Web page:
This morning’s news headlines were as stark as yesterday with regards to deals, bad deals and no deals, tension in Ukraine, shares dropping and the inclement weather has already abetted the cancelling of some trains. Just another day in the life of the UK. Whatever the origin of a company’s misfortunes, hearing negative news stories day in day out can really affect business and consumer confidence, so it’s crucial to continue focussing on your firm, the marketplace it operates in and sparking positivity at any opportunity.
We’ve chosen two recent global, rather downbeat, stories about profit loss and uncovered the positive opportunities that are hiding, in order to inspire you to keep up that good old Dunkirk spirit our nation is so well known for.
Thomas Cook, one of the UK’s favourite holiday tour companies, confirmed a £53 million loss and this has been attributed to the summer’s heatwave and last winter’s Beast from the East. In the last three months, Cyprus’ Cobalt Air, Denmark’s Primera Air and British carrier Monarch have all gone bust, with Flybe and Norwegian also on the cusp of disaster. While Brexit and the weak pound have certainly impacted the situation (certainly for Cobalt, with 30% of Cypriot air traffic usually coming from the UK), rising fuel costs are the root of many problems. Airlines capitalised on the plunging oil prices from three years ago, but they’re now paying top whack again, and it seems many committed to new aircraft, which has resulted in having more seats than passengers. This highly competitive market faces a future of flux and airlines Ryanair and Wizz Air have even added clauses to their conditions to disclaim liability for any flights grounded due to Brexit after 29 March.
What can SMEs Learn?
> Despite Thomas Cook’s woes it has announced that it will build 20 new hotels and build on its partnership with Expedia – an own-brand offering is risky in some ways, especially to keep its low costs, but profit margins will be higher and a robust affiliation could bring many more opportunities. Look for efficient partners and investigate ways to bring elements of your business in house.
> Identifying areas where you can make a real difference to your customers or clients could spark the loyalty your business badly needs – fuel costs or weather cannot be fully accounted for, so start with looking for ways to elevate the ‘experience’ you’re selling.
> Be wary of big purchases or leases, even when your books have never looked better. Forecasting and planning for the worst is important to ensure you have a sustainable future during turbulent times.
Everybody’s favourite Swedish store, Ikea, which has an outlet not far from Adams Moore, in Wednesbury, has suffered a 26% year-on-year drop in operating profits – a drop from 3.03 billion Euros to 2.25 billion – and 7,500 jobs (circa 350 in the UK) will be lost. However, we’ve chosen this story, as an example to look a little closer into bad news; here there is much more to tell, and it’s a plot that hasn’t yet played out to the finale. Ikea’s turnover in fact increased marginally by 2.1%, retail sales rose 4.7% and that included a 45 per cent jump in online trade. So what’s going on? The retailer has entered into a three year business transformation period that will focus on ecommerce and a city strategy, which has seen a Planning Studio open on London’s Tottenham Court Road. The upfront costs facilitating the brand’s evolution and store revamps has been responsible for the negative figures and 11,500 new jobs will be created, making a total of 4,000 additional roles, and no losses.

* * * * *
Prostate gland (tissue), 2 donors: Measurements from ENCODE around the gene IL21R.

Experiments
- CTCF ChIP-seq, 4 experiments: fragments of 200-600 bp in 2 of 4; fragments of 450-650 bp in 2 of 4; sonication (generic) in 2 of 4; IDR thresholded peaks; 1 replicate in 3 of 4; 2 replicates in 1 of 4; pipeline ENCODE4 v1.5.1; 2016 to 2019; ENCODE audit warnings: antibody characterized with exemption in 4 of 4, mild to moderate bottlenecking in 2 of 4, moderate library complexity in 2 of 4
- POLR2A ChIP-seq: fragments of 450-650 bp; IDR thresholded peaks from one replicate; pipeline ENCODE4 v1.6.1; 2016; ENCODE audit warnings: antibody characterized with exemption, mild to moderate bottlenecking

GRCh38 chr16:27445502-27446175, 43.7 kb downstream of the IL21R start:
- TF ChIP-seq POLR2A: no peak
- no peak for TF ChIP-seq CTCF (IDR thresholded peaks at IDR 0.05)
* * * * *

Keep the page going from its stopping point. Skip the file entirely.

What can SMEs Learn?
> Ikea might appear to be moving forwards with an ‘all eggs in one basket’ approach, but it is carrying out tests in the market from an informed standpoint. Without cars, many city-folk can’t make out of town trips so accessible high street outlets will allow Ikea to grow its customer base – adapting and accommodating to changes in living habits, consumer desires and shopping conventions is fundamental to any retailer’s strategy, but undertake research and trials.
> Investing in online resources and technology is a positive move for the majority of businesses – online shopping seem to have been around forever, but it’s surprising how many SMEs don’t put the correct thought and capital towards future-proofing this area. Aim to add value and convenience through digital platforms and channels, but remember this is likely to affect distribution.
> Adding a different type of store in cities and pushing for more online sales puts a spotlight on broader channels of customer services. Businesses must be fully committed to their staff if they want to provide a great service, from initial awareness of products or services, at point of sale, and beyond. Empower employees to be your advocates as they are your business.
If you’re concerned about your businesses profits or what 2019 may bring for your company, please contact us for a free consultation where we can find out more.